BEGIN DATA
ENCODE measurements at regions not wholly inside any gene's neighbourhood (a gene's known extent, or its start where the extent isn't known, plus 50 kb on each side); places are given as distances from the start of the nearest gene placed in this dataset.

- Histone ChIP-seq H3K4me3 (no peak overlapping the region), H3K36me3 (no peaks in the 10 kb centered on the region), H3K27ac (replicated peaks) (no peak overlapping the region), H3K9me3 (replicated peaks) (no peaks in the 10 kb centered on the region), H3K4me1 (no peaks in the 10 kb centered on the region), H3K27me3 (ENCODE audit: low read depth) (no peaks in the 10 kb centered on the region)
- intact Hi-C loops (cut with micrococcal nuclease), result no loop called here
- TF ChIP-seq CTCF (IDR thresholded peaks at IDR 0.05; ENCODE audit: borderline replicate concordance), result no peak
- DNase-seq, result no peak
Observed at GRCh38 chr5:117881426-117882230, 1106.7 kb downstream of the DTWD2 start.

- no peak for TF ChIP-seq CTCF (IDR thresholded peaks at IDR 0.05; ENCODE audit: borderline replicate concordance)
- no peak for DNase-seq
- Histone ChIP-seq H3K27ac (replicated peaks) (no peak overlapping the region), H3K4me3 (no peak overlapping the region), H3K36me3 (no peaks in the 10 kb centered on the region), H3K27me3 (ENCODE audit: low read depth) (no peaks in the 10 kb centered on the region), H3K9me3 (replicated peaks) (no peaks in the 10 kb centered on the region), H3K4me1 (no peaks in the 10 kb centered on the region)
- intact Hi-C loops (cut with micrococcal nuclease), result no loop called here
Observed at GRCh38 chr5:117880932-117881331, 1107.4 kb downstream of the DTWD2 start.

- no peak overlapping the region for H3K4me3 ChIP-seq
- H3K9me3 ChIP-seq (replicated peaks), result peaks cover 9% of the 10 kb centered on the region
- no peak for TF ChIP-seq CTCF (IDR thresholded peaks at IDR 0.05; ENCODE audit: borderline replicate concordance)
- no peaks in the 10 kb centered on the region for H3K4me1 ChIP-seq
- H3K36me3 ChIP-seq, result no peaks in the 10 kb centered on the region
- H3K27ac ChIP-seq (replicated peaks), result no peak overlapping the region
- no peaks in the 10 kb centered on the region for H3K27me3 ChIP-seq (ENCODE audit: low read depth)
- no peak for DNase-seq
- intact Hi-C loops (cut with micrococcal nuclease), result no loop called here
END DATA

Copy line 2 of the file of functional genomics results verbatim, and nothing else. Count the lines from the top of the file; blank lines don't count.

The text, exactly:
- Histone ChIP-seq H3K4me3 (no peak overlapping the region), H3K36me3 (no peaks in the 10 kb centered on the region), H3K27ac (replicated peaks) (no peak overlapping the region), H3K9me3 (replicated peaks) (no peaks in the 10 kb centered on the region), H3K4me1 (no peaks in the 10 kb centered on the region), H3K27me3 (ENCODE audit: low read depth) (no peaks in the 10 kb centered on the region)